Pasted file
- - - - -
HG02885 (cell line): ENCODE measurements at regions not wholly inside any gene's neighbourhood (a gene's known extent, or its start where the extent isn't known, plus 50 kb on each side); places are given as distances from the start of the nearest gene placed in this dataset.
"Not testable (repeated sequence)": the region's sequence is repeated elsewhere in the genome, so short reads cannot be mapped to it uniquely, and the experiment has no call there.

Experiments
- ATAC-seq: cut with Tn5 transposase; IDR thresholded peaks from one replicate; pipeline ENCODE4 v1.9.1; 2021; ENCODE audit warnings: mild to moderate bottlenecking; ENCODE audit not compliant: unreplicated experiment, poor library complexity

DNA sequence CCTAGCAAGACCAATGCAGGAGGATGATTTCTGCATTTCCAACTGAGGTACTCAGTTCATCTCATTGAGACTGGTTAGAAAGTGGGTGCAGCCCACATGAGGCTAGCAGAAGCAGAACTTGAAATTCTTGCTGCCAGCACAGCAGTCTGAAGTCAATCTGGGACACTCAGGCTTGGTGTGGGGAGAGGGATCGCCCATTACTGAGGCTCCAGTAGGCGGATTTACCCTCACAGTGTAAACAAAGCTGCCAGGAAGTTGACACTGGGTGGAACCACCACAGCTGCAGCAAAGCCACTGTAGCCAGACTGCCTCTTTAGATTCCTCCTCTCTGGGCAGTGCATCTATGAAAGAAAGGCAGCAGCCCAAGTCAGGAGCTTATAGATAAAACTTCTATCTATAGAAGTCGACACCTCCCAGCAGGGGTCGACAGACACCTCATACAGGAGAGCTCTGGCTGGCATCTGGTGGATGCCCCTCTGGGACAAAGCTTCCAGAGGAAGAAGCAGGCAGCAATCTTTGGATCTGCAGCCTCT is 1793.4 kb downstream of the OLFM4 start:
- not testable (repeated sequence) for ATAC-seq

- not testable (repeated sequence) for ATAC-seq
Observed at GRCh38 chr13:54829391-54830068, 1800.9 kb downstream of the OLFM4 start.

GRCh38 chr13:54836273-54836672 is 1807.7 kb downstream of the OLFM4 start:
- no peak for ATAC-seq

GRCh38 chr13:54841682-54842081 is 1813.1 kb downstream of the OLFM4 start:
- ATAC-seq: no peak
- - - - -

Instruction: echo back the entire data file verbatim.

HG02885 (cell line): ENCODE measurements at regions not wholly inside any gene's neighbourhood (a gene's known extent, or its start where the extent isn't known, plus 50 kb on each side); places are given as distances from the start of the nearest gene placed in this dataset.
"Not testable (repeated sequence)": the region's sequence is repeated elsewhere in the genome, so short reads cannot be mapped to it uniquely, and the experiment has no call there.

Experiments
- ATAC-seq: cut with Tn5 transposase; IDR thresholded peaks from one replicate; pipeline ENCODE4 v1.9.1; 2021; ENCODE audit warnings: mild to moderate bottlenecking; ENCODE audit not compliant: unreplicated experiment, poor library complexity

DNA sequence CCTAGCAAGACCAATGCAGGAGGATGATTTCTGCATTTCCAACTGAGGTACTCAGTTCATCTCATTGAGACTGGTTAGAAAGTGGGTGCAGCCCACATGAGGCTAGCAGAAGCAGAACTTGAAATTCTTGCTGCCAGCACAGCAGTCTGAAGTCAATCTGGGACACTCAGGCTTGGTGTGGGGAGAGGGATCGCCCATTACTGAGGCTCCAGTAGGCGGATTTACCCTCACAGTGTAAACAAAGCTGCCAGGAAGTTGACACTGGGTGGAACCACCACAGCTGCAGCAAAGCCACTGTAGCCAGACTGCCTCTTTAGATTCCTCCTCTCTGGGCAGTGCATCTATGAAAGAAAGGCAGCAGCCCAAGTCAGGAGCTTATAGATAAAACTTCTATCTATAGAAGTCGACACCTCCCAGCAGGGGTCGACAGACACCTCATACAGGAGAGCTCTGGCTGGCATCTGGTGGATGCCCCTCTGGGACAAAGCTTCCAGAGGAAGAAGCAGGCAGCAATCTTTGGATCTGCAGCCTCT is 1793.4 kb downstream of the OLFM4 start:
- not testable (repeated sequence) for ATAC-seq

- not testable (repeated sequence) for ATAC-seq
Observed at GRCh38 chr13:54829391-54830068, 1800.9 kb downstream of the OLFM4 start.

GRCh38 chr13:54836273-54836672 is 1807.7 kb downstream of the OLFM4 start:
- no peak for ATAC-seq

GRCh38 chr13:54841682-54842081 is 1813.1 kb downstream of the OLFM4 start:
- ATAC-seq: no peak